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When You’re Really, Truly, “The Foreigner”

Posted by on July 3, 2017

Let’s talk about speaking Chinese. These days about 70% of my life is lived totally in Chinese with people that can’t speak English. (Take my classes out of the equation and you get closer to 90%.)

I am not a natural language learner. In fact, I would say I was below average. I have no natural feel or ear for a foreign language and honestly, no inclination to learn one. The only reason I put so much time and effort into learning Chinese is because of my natural drive to be independent. I don’t want to rely on others to call the dentist, or help me find my bus. I wanna do it myself.

And now that I’m fluent I can make friends with people I like because of personality or common traits. I don’t need to only make friends with English speakers. So now, with badminton and a new group of friends and dating, I speak very little English socially. If someone even has a hint of English, I’ll fall back and put the burden of understanding on them. But for most of my day that isn’t an option.

But I had a realization the other day.

Remember that show in the 90’s with Balki, the foreigner who comes to NY to live with his unwitting cousin? Or Gloria on Modern Family? Or even Ricky way back on I Love Lucy?

Maybe I’m dating myself with this reference.

Those shows were always about a foreigner and the hilarious mistakes they make with English and cultural understanding. I loved all those shows.

But guess what? Now I’m on the other side, and I find them less funny.

I’m Bakli. I’m Gloria. I’m Ricky (“Luuuuuuuucy, I’m home!”)  And I no longer find jokes about their English funny because the same exact things happen to me and it’s not cool.

My coach loves to laugh at my poor Chinese and make fun of me for using wrong words. Or friends will make some pop culture reference (from their childhood) with no explanation and expect me to get it, making me feel stupid when I have to admit I have no idea what they are talking about.

In some ways, it’s a compliment. When a foreigner speaks Chinese, most Chinese people are bowled away. They clap their hands, gasp with surprise and make you feel so damn smart. And when your Chinese is low, but usable, people really seem to go out of their way to help you communicate.

But something happens when you become more fluent. If you are fluent but not at a native speaker level, you suddenly get criticized for everything. When you say hello to the store owner, they are amazed, but once you start up a conversation and write your own order, suddenly they sit there telling you you don’t write the characters in the correct stroke order.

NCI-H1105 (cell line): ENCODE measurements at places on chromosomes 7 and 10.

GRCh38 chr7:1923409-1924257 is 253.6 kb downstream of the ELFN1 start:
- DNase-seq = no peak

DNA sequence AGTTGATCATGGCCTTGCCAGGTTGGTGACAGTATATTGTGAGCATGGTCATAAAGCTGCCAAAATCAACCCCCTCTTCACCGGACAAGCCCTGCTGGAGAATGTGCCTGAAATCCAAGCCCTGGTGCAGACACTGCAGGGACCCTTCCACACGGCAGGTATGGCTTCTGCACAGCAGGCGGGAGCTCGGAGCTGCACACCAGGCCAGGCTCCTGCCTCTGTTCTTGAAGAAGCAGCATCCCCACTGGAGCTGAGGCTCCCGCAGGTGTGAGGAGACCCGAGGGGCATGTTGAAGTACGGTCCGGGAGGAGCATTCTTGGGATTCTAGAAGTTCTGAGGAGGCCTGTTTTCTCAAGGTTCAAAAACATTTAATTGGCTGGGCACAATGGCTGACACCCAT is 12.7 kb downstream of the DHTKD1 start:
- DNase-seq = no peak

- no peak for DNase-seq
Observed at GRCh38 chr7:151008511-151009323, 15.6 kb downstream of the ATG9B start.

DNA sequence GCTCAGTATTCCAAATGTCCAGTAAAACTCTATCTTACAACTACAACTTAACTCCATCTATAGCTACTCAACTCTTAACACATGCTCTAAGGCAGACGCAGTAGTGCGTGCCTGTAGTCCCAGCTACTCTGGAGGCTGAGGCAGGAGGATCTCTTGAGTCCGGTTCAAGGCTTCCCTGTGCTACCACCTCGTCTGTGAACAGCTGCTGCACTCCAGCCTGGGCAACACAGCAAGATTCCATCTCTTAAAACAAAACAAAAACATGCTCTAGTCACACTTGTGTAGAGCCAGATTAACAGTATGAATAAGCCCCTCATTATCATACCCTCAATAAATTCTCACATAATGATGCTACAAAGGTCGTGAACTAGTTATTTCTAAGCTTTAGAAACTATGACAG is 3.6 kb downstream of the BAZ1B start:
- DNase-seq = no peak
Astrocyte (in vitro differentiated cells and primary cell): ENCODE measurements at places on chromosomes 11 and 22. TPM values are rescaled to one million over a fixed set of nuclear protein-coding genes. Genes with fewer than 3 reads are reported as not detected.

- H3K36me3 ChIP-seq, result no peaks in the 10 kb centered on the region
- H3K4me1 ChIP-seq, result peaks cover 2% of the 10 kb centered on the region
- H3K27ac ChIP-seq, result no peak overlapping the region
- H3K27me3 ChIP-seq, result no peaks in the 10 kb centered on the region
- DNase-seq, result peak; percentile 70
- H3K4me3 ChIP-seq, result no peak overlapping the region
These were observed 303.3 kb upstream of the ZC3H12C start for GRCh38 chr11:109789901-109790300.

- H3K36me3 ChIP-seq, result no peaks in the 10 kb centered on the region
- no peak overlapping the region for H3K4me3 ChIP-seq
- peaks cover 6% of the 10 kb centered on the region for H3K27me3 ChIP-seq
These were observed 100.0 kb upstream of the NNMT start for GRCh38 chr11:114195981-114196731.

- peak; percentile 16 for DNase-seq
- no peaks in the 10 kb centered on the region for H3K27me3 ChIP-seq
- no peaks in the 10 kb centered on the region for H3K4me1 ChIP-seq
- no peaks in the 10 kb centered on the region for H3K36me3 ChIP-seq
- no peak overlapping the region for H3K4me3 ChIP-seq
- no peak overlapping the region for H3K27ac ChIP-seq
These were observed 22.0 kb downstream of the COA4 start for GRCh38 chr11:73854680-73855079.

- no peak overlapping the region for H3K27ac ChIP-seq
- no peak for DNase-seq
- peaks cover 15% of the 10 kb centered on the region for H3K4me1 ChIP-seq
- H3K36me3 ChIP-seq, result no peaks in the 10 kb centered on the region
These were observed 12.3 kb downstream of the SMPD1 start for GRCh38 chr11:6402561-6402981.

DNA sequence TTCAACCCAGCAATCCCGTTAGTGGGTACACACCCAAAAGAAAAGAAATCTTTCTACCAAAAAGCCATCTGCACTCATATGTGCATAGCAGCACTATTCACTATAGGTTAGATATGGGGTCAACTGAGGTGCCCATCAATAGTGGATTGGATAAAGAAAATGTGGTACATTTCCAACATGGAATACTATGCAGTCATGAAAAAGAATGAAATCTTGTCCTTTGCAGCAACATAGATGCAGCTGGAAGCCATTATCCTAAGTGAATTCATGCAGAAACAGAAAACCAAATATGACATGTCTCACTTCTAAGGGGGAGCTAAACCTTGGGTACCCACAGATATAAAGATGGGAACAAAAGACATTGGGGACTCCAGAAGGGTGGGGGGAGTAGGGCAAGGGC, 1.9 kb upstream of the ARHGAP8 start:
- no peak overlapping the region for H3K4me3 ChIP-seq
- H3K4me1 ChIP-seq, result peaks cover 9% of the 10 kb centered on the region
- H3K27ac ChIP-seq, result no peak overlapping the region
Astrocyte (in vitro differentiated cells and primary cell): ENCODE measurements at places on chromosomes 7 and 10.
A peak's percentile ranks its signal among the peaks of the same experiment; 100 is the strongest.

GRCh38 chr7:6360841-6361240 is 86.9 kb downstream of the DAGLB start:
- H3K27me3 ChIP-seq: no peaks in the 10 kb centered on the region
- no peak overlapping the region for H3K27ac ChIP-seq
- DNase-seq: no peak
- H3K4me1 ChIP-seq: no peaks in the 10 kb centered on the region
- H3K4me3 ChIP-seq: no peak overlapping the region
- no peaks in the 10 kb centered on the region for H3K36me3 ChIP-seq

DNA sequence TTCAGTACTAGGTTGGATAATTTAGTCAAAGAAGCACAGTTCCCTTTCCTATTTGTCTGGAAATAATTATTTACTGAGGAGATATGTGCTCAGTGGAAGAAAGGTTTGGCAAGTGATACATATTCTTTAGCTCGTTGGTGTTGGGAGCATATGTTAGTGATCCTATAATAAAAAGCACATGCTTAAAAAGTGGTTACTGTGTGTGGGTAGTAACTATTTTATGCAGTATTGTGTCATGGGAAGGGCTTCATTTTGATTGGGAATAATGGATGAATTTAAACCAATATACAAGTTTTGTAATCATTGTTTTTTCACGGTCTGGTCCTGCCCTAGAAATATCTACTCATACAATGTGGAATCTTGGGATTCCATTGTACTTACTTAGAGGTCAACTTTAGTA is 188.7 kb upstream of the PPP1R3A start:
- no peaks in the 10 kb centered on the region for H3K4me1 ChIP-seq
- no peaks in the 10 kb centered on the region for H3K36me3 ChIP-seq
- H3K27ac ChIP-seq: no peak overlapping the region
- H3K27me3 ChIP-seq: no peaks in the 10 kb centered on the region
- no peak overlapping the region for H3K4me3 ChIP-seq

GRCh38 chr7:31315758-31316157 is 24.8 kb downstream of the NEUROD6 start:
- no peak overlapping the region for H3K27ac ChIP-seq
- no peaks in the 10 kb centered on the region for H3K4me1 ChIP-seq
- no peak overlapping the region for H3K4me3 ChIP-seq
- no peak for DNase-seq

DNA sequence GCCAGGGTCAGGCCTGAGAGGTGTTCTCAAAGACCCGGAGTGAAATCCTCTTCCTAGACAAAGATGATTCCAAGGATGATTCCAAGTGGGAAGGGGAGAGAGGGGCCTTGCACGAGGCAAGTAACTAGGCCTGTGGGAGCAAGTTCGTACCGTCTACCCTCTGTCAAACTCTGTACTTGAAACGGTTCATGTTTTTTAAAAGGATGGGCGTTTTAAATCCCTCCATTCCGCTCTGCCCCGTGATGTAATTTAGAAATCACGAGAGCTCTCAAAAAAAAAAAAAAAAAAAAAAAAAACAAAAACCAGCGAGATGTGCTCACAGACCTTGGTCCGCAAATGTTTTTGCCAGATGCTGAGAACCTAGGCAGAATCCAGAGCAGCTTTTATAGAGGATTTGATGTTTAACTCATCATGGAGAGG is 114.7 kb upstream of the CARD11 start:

And once you have long term friends, who expect you to just know everything, when you make a mistake, or can’t understand anything, they totally mock you for being dumb.

I really wonder how I come off to these people. Am I like Melanie Trump who everyone mocks her accent and her poor grammar? *Shudder*

And whatever. One one level, I’m okay with this language frustration. I live in another country, I can’t expect everyone to cater to my wishes and style. I also like they expect me to know everything. They give me way more credit about the language and culture than I deserve which means, on some level, they must think I’m smart.

But watch out when the shoe is on the other foot.

Like my one friend who recently started taking a two-hour beginners English class once a week. They are basically sounding out letters and saying sentences like “Nice to meet you.” After two hours he says his head is spinning and he feels really tired. Yet doesn’t think anything of me who has to speak for hours on end when we hang out.

Or my other friend, who has a higher level and likes speaking English. We went out with another friend who only speaks Chinese. So my friend was speaking English, but I was only speaking Chinese so the third friend could understand. After awhile my friend gave up speaking English and we all spoke Chinese. “God, speaking English is so exhausting,” he said in Chinese after talking English for less than an hour.

“I KNOW IT IS!!” I screamed out in Chinese. “IT’S EXHAUSTING.” And yet all they do is laugh at silly ol’ Becky.

 

I don’t need an award for best Chinese speaker. I’m not, I know that. I also know that I’m lazy and not really willing to put in more time right now to study more and improve. All I want is a little credit. Instead of a mocking me or laughing at me, I’d just like a little “Let’s say it a little slower so Becky can get it the first time.” Just a little understanding, kay?

 

Guuurllll, I feel ya

 

 

 

 

 

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One Response to When You’re Really, Truly, “The Foreigner”

  1. Alvaro_lordelo@hotmail.com

    Calm down Jay lo, with time you will get it, the natural speed is hard to decrease when you’re at friends, the Chinese mostly guys will eventually try to make you feel better

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